Participants to the session also listened to and discussed reports by representatives from Asian Development Bank (ADB), UNEP, UNDP, the State Development Planning Commission, the Ministry of Foreign Trade and Economic Cooperation (MOFTEC), the Chinese Academy of Sciences and the Beijing Municipal Government. These reports focused on major international cooperation with ADB, UNEP and UNDP, major tasks and measures of China's 10th Five-Year Plan, China's WTO accession, agricultural non-point source pollution and green Olympics in 2008.

  The meeting also reviewed the reports of the Secretary-General, the Working Group coordination meeting and nine working groups and task forces. Participants deliberated on strategies for promoting sustainable development in the new century and the recommendations to the Chinese government. The general recommendations to the Chinese government from the 5th meeting of the 2nd phase of CCICED were adopted.

  On the last day of the meeting, Li Peng, Chairman of the Standing Committee of China's National People's Congress (NPC), met with Chinese and international Council members. Li carefully listened to presentations of four international and Chinese members on the Council recommendations to the government. He expressed thanks for the recommendations given to the Chinese government by CCICED. He said that over the past ten years both international and Chinese members of the CCICED have shown great concerns for China's environment and development, put forward many good proposals for the Chinese government and contributed their wisdom with hard work.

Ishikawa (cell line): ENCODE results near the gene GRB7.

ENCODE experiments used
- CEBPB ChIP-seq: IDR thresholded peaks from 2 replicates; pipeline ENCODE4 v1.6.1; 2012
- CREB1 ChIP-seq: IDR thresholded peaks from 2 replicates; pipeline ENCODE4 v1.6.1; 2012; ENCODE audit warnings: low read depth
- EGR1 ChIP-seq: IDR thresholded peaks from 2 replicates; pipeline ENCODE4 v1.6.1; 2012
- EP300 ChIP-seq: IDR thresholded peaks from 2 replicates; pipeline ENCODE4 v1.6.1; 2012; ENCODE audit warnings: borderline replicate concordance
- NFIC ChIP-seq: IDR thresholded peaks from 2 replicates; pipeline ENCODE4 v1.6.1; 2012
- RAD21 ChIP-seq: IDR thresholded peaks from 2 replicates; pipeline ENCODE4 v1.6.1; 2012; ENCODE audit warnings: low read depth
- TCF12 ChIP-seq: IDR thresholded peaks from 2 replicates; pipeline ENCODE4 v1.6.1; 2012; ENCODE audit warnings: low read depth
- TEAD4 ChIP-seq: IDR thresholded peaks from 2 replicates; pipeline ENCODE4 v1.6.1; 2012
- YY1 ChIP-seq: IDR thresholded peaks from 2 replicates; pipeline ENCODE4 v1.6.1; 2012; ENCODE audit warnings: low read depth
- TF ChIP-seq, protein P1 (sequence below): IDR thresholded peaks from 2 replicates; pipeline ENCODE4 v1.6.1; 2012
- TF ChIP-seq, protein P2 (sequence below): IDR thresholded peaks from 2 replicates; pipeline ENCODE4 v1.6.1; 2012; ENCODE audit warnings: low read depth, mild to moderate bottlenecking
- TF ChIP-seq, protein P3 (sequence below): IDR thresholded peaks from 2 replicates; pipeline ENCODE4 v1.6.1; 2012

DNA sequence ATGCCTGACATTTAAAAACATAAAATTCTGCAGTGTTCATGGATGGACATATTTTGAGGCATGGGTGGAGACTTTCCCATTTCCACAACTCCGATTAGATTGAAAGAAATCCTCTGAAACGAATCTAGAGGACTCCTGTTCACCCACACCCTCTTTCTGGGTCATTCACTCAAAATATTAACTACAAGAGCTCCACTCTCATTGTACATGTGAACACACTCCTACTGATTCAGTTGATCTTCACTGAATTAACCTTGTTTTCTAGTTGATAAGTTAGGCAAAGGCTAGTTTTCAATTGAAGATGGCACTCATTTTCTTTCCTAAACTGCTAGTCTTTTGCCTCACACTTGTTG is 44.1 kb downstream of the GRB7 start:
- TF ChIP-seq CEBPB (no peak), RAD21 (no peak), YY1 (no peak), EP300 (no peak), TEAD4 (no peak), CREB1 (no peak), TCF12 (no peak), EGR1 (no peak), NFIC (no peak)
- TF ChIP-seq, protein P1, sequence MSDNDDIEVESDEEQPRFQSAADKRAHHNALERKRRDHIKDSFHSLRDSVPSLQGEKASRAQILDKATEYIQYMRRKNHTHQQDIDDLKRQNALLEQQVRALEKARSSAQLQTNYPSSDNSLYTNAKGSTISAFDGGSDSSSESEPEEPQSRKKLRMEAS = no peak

Li said that many of the CCICED recommendations have been adopted by China's central and local governments and have turned into policies and results that helped push forward China's economic development and the improvement in the ecology. The Chinese government will continue to support the operation of the 3rd phase of CCICED.

  A signing ceremony of the Memorandum of Understanding (MOU) for a third phase of the CCICED took place at the end of the meeting. President Len Good on behalf of CIDA and Mr. Ho Xiaowei on behalf of MOFTEC signed the MOU.

  At the suggestion of Premier Zhu, some Council members made a trip to Gansu Province before the Council meeting. The delegation visited the sites of two projects aimed at environmental rehabilitation through afforestation, water catchment protection and prevention of desertification.


  On Environmental Economics

  The Council recommends that the government should aim:

  to ensure that the users should recover total costs of production and consumption, including those of environmental damage and pollution;

  to accelerate improvements to the current system of pollution levies and the use of other instruments for environmental control: in particular levels of fees and charges should increasingly reflect total costs of environmental damage;

  to develop capacity in all government agencies to understand the implications of environmental damage in policy making, and to develop incentives for public officials;